- Food and Cooking
Grocery Store Carniceria New Mexico
New Mexico Grocery Stores & Meat Markets
New Mexico has most of the ‘regular’ brands of grocery stores common in the USA. In fact, those stores make-up the bulk of our grocery shopping experiences. However, we have many local mom and pop stores that are very Mexican in their shopping experience.
So, the independent grocery store is very much alive and prospering here. The carniceria provides the needs of a specific market. A visit to a carniceria is a wonderful thing!
First, carniceria actually means meat market. Most of these carnicerias have stock and merchandise well beyond the meat counters, however.
Pop, Soda, Fizzy drinks….by any other name
Let’s ease into this unfamiliar territory through very recognizable products! Pop, soda pop, or whatever you call the fizzy drinks colloquially are a nice way to experience some great New Mexico and Mexican flavors. In fact, the Mexican pops are at the top of my list for flavor and because they use the better-for-you and taste-better real cane sugars. Here is what Dr. Andrew Weil says about high fructose corn syrup: http://www.drweil.com/drw/u/ART02718/obesity.html
Many markets including New Mexico markets sell bottles of Mexican bottled Coke®. Mexican bottled Coke® with real cane sugar is crisper and tastes better to me. It is the pop of my childhood. By that I mean, before USA Coke®! licensees switched to the different flavored corn sugars. I did not mean that I grew up drinking Mexican Coke®!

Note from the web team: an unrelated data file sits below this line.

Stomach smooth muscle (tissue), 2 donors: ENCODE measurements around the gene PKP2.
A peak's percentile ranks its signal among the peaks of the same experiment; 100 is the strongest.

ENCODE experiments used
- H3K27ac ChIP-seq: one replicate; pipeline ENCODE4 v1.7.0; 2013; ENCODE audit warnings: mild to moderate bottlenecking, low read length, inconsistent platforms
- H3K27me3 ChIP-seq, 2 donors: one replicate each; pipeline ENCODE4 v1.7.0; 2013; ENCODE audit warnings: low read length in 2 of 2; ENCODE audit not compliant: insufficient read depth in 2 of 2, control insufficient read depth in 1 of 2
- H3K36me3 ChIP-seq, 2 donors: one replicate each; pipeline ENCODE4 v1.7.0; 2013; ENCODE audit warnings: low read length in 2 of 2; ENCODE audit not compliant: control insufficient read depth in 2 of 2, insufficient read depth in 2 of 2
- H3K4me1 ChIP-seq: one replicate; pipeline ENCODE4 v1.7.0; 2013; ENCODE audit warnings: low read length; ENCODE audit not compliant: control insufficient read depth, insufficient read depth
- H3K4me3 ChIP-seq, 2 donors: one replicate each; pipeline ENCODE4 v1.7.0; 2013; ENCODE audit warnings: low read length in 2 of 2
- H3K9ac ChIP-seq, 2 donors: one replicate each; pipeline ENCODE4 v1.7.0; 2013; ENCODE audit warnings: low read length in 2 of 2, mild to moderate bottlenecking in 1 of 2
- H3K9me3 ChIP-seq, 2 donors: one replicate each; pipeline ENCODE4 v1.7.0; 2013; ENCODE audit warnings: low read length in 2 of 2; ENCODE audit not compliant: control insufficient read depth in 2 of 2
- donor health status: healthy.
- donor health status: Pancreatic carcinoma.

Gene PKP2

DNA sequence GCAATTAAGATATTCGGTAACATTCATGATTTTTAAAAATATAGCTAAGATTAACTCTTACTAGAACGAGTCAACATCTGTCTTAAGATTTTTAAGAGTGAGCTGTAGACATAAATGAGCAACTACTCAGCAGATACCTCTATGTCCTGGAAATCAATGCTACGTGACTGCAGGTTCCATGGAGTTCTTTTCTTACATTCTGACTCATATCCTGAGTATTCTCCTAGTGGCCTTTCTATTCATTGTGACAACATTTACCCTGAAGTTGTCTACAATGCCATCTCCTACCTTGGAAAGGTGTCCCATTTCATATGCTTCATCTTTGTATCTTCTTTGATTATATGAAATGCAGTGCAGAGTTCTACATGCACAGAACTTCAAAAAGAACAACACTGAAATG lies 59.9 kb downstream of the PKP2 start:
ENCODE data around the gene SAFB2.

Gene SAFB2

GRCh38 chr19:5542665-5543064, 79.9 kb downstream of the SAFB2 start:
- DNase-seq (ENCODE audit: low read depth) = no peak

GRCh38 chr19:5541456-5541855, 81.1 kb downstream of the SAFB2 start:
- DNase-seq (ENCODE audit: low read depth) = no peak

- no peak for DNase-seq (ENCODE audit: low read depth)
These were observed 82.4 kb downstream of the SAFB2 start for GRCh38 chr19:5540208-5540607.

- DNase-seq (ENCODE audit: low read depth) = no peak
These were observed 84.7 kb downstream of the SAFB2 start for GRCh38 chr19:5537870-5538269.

My favorite brand of Mexican pop is Jarritos (little jars). The flavors I like of this Mexican bottled pop include lime, tamarind, Mandarin orange, pineapple, strawberry, guava, mango, grapefruit, and hibiscus to name a few. I especially like tamarind and lime.
Before we get all ‘cottage-industry’ and ‘Mom and Pop’ here, do know that Jarritos is owned by a big food conglomerate! Mexican businesses are starting to import to the USA because of some of the great products like Jarritos! There are a lot of great Mexican products.
We limit how much pop we consume. So, having a great tasting pop once a week is just fine!
Everyone should eat local honey. It is good for you! Our bees feast on desert plants and produce a fine quality of honey. Our local vendor sells honey combs too. Some places have the bees produce into manufactured plastic combs. There is no honey comb to buy because of that! I think that is unfortunate. The picture also has sticks of honey that are flavored. I like honey on my cereal and my hubby likes it in his hot tea. Do see a link below Pop the Flavor that has a way to make a honey that is orange and lemon flavored!
A big way we eat honey here is on sopapillas. Sopapillas are fried breads that puff up when fried. It is served in most New Mexican restaurants here with the chips and salsa. You eat sopapillas with honey on it. By the way, honey will also cool your mouth if you get a bite of chilé that is too hot for you!